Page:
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#1 Brandon Petrie

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Posted 10 January 2007 - 02:44 AM

I am thinking of getting the hvx200 but am a bit worried and much ignorant about it's recording options.

As far as I understand, in any of these under $10,000 HD cameras, HDV or DVCpro or the P2 cards, you are not going to get a full quality 1440x1080 image. Am I wrong on this? It sounds like the p2 cards are the closest.

Is it possible to get that full quality image with a firestore or something else? What is the closest you can get to that resolution actually?
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#2 Brian Drysdale

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Posted 10 January 2007 - 05:14 AM

The best quality from the prosumer cameras is recording the HD SDI from either a Canon XL H1 or a JVC 250 onto a hard drive. Phil Rhodes has been testing this and says his results will be published in Showreel magazine.

http://www.cinematog...mp;#entry145789

Remember to factor in the price of the P2 cards when you're budgeting for buying the HVX200
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#3 Peter J DeCrescenzo

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Posted 10 January 2007 - 09:45 AM

Hi Brandon,

This has been discussed in these forums and elsewhere before, but ...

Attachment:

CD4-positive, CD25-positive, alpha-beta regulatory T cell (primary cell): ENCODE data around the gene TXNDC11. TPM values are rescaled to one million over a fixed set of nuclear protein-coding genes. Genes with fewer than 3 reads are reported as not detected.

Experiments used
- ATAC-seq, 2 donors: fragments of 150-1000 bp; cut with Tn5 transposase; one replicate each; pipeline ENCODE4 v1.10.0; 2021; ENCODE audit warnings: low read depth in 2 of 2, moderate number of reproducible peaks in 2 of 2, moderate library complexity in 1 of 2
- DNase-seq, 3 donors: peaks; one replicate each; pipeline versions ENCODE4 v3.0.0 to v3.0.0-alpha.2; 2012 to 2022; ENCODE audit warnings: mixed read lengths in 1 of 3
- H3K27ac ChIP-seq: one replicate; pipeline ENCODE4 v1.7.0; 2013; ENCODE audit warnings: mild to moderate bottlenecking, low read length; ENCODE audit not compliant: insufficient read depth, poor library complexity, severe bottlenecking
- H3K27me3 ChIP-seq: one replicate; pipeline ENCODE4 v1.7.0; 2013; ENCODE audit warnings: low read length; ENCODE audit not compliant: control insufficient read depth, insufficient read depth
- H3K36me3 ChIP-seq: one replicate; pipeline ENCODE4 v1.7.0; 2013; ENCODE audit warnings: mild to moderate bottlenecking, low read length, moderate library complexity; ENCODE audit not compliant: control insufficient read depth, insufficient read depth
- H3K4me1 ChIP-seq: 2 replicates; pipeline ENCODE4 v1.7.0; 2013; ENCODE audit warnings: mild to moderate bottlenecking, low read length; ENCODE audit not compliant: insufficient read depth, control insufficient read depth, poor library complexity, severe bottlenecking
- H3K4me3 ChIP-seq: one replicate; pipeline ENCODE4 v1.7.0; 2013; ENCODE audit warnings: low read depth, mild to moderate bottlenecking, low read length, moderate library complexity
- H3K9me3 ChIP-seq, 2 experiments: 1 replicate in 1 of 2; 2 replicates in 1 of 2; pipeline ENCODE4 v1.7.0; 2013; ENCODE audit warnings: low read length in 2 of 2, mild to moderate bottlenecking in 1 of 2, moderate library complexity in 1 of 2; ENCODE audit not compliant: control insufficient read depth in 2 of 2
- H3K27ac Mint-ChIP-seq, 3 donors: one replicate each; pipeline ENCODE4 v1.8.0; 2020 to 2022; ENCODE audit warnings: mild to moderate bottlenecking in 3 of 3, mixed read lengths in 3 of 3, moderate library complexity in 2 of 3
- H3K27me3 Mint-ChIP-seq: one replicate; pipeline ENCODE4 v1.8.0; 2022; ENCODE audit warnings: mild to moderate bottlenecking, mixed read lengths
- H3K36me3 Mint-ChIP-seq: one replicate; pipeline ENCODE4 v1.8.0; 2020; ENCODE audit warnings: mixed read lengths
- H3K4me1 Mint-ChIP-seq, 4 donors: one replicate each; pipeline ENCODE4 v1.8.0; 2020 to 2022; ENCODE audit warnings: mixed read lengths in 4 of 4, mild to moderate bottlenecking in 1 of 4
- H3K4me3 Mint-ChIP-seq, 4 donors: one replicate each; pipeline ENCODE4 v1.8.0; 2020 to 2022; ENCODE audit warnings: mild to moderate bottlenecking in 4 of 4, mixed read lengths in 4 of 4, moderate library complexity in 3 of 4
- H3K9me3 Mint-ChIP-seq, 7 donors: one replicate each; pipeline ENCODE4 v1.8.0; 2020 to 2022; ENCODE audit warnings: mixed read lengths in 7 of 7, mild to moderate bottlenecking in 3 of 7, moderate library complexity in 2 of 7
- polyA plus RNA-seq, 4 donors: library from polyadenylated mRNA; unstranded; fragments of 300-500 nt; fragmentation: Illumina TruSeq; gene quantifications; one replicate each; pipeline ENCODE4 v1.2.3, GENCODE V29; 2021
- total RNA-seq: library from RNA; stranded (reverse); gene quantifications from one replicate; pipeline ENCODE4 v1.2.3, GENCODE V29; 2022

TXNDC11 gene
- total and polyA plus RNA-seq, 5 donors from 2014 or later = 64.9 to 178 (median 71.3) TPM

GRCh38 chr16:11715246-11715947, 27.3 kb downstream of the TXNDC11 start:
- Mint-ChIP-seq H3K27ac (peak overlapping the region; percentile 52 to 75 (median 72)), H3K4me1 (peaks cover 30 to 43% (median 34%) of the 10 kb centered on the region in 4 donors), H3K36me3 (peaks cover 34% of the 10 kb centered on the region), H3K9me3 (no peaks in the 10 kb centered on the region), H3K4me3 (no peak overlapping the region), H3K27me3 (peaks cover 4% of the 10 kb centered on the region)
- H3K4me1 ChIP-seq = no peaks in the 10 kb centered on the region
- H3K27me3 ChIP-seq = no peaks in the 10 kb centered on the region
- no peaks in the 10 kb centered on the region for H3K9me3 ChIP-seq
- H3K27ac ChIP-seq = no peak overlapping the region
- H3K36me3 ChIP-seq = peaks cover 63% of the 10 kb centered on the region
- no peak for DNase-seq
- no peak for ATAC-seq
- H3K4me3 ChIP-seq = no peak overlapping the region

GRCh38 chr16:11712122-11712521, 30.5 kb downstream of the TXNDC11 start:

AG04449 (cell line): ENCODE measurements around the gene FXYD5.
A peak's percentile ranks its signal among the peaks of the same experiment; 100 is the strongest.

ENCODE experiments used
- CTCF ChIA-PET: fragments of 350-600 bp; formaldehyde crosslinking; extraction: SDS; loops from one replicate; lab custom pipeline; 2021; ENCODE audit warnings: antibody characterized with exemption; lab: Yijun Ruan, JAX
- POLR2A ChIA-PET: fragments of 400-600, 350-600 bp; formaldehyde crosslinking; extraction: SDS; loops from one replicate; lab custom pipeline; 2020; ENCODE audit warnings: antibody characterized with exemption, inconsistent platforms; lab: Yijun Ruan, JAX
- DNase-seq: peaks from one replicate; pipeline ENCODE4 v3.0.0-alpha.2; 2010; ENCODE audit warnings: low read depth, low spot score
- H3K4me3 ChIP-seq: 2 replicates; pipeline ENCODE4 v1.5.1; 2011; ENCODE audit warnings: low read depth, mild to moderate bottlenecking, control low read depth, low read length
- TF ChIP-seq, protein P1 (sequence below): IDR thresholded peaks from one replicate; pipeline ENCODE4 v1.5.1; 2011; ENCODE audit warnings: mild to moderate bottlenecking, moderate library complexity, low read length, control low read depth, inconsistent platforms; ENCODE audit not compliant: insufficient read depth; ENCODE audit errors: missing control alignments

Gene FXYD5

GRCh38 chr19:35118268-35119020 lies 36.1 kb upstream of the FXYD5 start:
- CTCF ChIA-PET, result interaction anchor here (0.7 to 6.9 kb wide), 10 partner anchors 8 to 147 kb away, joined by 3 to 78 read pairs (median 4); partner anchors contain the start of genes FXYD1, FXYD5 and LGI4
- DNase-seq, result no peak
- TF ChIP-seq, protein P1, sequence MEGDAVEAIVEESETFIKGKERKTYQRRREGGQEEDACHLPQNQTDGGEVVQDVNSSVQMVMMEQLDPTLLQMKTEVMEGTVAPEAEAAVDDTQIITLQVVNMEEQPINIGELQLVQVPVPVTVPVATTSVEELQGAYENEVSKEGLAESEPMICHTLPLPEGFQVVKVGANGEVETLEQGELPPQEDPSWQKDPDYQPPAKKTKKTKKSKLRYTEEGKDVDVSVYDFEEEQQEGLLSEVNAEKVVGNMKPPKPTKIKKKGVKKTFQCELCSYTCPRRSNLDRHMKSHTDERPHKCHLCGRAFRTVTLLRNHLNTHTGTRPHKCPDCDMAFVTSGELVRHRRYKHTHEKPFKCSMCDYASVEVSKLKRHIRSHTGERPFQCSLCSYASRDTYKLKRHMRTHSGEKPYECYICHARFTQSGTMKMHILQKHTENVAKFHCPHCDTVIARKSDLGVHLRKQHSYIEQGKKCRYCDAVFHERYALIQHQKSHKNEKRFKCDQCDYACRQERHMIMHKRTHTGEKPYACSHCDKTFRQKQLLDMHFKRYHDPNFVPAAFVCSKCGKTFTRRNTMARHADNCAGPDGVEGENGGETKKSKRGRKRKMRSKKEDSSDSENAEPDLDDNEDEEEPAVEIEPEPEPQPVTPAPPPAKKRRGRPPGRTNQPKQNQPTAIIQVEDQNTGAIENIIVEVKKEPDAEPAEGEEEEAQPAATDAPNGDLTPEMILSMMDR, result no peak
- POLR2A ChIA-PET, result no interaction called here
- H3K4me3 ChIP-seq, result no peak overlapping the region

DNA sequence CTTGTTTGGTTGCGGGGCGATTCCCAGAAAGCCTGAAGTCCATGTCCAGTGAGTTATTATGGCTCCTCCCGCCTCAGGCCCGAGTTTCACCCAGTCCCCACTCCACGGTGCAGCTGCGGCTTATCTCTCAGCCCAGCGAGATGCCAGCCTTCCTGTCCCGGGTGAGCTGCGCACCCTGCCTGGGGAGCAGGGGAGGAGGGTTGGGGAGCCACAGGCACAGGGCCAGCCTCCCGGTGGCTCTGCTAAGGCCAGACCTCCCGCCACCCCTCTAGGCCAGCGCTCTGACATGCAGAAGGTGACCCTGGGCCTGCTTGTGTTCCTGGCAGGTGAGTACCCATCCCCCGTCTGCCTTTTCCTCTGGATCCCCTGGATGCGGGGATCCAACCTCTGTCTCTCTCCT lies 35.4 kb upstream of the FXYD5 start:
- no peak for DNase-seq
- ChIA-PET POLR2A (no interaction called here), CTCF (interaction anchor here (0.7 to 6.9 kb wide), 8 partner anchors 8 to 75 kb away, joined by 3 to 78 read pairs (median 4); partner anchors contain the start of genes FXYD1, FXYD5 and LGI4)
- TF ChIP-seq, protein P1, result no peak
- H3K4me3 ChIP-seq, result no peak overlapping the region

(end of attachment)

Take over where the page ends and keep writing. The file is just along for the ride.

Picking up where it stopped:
Brian is right, and hopefully Phil will have some additional information for us next month after his tests.

It's important to not confuse the capabilities of a video recording/playback medium with those of a camcorder's lens, image sensors and processing electronics (over-sharpening, compression, noise, etc.). These vary enormously, and each imposes significant limitations on video quality.

For example, all consumer/prosumer (and some pro) camcorders video recording formats (DV, DVD-Video, DVCAM, DVCPRO-25, DVCPRO-HD, XDCAM, XDCAM-HD, HDCAM) are 8-bit color digital video recording formats. Further, all but the high-end (more expensive) formats use 4:1:1 or 4:2:0 color subsampling, not 4:2:2 or 4:4:4. I believe this is also true for home theater HD-DVD and Blu-ray HD video disc recording formats, too.

A few pro video recording formats, possibly DigitalBetacam (?) and the newest HDCAM-SR format, are 10-bit color digital video recording formats.

10-bit color is noticeably more color information compared to 8-bit, and 4:2:2 and 4:4:4 color subsampling results in noticeably more accurate color compared to 4:1:1 or 4:2:0.

When I say "noticeable", I mean you can see it with your own eyes on a good display -- depending on the subject matter. For example, the difference may be easy to see in a chroma-keyed SFX scene, but difficult to discern in a dark scene containing few colors or within relatively fast motion.

8-bit color using, say, 4:2:0 color subsampling, doesn't have to look bad, but there are many, many possible factors, not the least of which is the skill of the people designing, lighting and blocking the scene which is recorded.

Lens quality typically makes a huge difference. For example, there's often not much point recording on a relatively hi-res recording format (say DVCPRO-HD or HDCAM) using a cheap lens with relatively low resolution, CA artifacts, and other problems. Most of the difference in cost between a typical consumer/prosumer lens and a typical pro lens is due to the actual image quality it can produce. High-quality lenses are very difficult to make, and as a result are usually very expensive!